Date of Award
Program or Major
Master of Arts
Traditionally, studies of the Loyalists from the American Revolution highlight their wartime experience or explore their post-war experience as exiles in other areas of the British Empire. Instead, this study begins in 1783 and focuses on the majority of Loyalists who stayed in the United States after Independence. Using legal documents, personal correspondence, and popular newspapers the "Loyalist Problem in the Early Republic," analyzes the legal and cultural dimensions of citizenship from the Loyalist's perspective. It suggests that the Loyalists played a significant role in the legal and cultural formation of American citizenship and national identity. Additionally, it explores the Loyalists role in shaping American commercial policy and suggests the loyalists had a greater influence than has been traditionally recognized.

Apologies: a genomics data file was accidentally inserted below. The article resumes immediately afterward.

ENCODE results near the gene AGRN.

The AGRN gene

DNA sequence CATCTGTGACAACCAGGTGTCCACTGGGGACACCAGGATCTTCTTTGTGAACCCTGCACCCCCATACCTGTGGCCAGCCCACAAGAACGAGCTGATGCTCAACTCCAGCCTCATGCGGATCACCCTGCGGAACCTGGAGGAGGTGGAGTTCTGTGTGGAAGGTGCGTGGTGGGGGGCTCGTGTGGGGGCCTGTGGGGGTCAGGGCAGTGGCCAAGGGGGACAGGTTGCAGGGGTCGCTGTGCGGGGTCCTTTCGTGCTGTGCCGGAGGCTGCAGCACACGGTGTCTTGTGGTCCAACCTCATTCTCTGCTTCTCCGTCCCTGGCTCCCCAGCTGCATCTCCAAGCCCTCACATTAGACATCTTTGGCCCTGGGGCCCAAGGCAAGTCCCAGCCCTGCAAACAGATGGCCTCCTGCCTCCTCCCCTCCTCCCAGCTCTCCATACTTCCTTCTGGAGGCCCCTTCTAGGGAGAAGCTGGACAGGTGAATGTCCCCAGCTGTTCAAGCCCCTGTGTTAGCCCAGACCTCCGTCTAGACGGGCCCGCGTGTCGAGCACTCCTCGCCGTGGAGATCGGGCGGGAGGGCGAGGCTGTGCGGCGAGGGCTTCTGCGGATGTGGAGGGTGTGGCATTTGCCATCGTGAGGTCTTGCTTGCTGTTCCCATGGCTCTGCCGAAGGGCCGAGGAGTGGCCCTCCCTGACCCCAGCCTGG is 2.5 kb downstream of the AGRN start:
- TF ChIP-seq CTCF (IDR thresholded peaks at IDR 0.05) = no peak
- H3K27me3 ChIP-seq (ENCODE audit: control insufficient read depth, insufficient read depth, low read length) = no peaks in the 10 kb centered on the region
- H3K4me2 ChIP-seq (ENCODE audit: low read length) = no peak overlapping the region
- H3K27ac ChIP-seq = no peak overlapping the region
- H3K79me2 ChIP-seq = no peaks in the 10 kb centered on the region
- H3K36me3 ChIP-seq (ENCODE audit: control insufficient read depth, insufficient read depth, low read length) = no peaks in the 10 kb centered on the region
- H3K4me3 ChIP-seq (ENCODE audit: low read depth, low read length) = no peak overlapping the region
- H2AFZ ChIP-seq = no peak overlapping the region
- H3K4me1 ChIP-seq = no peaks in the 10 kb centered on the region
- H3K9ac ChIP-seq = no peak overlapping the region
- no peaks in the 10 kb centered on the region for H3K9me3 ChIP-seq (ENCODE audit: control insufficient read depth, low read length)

Iggulden, Emily, "The "Loyalist problem" in the early republic: Naturalization, navigation and the cultural solution, 1783--1850" (2008). Master's Theses and Capstones. 89.